About 35 people boarded a bus in Regina last night as part of a First Nations protest movement that is taking its message directly to Ottawa.

Since early December, Aboriginal people across Canada have been holding demonstrations against the Harper government in protest of the omnibus Bill C-45 which critics say will make drastic changes to how land and water is managed.

The Regina bus is one of several from across the nation, which will meet up for a large Idle No More protest on Parliament Hill on Friday.

Michelle-Rae McKay, one of the Regina bus organizers, says the $14,000 necessary to pay for the trip was all raised within a few days.

She says a number of organizations pitched in financially including the Federation of Saskatchewan Indian Nations, Sakimay First Nation and the Yorkton Tribal Council.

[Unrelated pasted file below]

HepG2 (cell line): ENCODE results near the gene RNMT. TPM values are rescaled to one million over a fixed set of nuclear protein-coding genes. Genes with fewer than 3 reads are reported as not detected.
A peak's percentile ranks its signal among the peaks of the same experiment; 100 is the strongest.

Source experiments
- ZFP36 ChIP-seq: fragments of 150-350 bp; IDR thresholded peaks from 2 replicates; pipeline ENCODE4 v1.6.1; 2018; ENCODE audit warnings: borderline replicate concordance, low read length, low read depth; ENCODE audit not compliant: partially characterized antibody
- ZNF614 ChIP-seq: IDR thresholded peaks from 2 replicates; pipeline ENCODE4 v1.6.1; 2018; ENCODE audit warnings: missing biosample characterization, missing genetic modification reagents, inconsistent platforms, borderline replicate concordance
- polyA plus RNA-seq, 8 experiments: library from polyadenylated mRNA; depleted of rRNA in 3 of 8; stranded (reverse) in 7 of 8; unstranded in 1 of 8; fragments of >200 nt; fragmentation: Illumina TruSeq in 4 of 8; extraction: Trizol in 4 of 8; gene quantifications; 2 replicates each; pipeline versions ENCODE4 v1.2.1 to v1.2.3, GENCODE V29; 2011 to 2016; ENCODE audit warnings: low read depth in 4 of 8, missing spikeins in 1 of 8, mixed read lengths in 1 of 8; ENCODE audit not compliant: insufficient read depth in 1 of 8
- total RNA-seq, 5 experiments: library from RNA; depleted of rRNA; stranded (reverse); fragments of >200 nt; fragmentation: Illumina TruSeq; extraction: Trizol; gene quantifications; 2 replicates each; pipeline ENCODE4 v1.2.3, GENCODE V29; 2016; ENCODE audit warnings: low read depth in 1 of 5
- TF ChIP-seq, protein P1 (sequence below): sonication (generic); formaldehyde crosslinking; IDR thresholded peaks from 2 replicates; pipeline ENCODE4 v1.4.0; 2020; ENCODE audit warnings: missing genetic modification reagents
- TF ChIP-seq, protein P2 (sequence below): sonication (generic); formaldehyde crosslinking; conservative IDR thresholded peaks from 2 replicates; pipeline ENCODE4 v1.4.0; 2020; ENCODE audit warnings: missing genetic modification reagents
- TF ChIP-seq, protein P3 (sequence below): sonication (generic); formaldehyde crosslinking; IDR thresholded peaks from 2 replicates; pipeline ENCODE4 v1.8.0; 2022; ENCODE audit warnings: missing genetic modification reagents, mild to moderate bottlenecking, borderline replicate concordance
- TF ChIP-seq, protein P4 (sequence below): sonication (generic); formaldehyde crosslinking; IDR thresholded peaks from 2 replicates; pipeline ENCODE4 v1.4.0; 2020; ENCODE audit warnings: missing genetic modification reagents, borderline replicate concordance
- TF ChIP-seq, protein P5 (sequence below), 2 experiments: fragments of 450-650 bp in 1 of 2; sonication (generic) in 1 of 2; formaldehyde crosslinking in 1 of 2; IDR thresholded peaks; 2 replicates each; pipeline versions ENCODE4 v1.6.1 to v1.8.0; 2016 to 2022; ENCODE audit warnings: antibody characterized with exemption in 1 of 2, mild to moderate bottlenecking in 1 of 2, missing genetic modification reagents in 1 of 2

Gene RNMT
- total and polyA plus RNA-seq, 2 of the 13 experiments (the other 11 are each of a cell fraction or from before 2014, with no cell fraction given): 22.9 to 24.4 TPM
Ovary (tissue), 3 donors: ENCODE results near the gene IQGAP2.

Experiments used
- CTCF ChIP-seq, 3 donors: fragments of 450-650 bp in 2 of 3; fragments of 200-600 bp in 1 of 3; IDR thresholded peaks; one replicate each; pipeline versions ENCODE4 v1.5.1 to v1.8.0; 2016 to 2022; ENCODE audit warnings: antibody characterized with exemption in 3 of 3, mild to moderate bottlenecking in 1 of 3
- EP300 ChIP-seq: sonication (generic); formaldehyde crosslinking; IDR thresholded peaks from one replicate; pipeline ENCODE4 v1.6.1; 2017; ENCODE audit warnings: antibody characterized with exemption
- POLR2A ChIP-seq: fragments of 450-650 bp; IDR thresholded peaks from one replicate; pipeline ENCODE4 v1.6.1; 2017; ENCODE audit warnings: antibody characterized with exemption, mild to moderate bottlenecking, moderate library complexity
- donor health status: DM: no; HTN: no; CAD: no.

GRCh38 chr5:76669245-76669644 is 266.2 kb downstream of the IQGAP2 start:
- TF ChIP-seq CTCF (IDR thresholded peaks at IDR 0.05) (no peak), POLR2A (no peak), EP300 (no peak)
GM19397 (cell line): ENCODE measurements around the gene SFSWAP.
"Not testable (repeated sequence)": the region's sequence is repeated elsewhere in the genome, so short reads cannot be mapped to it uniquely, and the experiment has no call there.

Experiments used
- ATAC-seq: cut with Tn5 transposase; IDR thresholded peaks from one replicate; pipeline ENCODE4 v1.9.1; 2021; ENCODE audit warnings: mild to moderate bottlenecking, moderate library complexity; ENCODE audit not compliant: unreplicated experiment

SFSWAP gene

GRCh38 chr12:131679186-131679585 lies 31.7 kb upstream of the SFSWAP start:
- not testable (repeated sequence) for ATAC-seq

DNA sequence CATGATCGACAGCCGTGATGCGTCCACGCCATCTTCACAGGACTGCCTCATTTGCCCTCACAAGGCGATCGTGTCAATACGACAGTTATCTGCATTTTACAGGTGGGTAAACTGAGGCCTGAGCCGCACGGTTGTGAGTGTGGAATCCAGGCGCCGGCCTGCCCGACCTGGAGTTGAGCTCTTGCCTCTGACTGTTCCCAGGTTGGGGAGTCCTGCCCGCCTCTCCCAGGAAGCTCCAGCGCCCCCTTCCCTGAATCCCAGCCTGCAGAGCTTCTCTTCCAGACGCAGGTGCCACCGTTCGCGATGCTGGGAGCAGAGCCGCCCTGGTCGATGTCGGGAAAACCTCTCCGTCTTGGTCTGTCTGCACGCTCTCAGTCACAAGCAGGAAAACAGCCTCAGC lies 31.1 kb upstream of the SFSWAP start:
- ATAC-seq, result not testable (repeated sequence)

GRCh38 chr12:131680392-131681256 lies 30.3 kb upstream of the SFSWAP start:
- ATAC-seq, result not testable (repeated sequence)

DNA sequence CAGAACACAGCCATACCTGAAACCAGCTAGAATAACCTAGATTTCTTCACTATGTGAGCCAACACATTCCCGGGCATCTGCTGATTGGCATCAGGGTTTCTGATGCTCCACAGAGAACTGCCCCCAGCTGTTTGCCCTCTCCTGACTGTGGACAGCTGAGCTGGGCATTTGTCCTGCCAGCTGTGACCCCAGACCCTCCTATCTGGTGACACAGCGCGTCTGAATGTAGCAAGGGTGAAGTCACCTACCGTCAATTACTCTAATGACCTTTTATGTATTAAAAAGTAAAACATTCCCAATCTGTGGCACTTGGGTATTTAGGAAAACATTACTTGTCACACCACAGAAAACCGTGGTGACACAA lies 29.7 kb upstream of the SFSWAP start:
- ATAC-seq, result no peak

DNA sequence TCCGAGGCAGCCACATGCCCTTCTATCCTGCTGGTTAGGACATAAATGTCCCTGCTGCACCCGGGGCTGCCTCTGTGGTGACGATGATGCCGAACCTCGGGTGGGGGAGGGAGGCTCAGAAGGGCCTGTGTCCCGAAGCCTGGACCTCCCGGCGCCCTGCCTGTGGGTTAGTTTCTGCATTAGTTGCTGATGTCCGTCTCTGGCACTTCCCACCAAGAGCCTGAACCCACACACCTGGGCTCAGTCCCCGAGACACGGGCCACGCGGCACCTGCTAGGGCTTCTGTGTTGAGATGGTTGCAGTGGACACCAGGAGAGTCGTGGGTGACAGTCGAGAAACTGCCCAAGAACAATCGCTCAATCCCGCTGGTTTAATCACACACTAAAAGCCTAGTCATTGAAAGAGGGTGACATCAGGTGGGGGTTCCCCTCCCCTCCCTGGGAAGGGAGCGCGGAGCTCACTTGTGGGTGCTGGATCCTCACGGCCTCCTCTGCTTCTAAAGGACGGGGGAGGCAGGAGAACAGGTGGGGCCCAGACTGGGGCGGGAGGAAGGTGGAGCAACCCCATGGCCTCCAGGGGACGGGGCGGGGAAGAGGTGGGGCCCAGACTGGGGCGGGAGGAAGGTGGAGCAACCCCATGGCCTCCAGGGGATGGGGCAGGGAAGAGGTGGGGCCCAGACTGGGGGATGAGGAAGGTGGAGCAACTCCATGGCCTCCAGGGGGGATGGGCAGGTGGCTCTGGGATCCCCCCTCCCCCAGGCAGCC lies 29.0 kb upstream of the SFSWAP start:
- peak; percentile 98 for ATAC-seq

First Nations groups are also rallying against the federal government as part of the Idle No More movement in a number of other Saskatchewan communities.

In Meadow Lake, protesters recently demonstrated in front of Conservative MP Rob Clarke’s constituency office.

Clarke says he is happy to see people exercising their democratic rights but he pays little heed to the protesters concerns.

He says opposition to Bill C-45 is based on misinformation and likely organized by First Nations leaders who feel threatened by the federal government’s moves to make them more accountable.

In Prince Albert, Idle No More demonstrations have been taking place too but Kristin Scansen, one of the lead organizers, says protesters are frustrated by the city’s move to divert rally marches to less visible streets.

She says organizers have been in touch with the Prince Albert Grand Council and are weighing their options.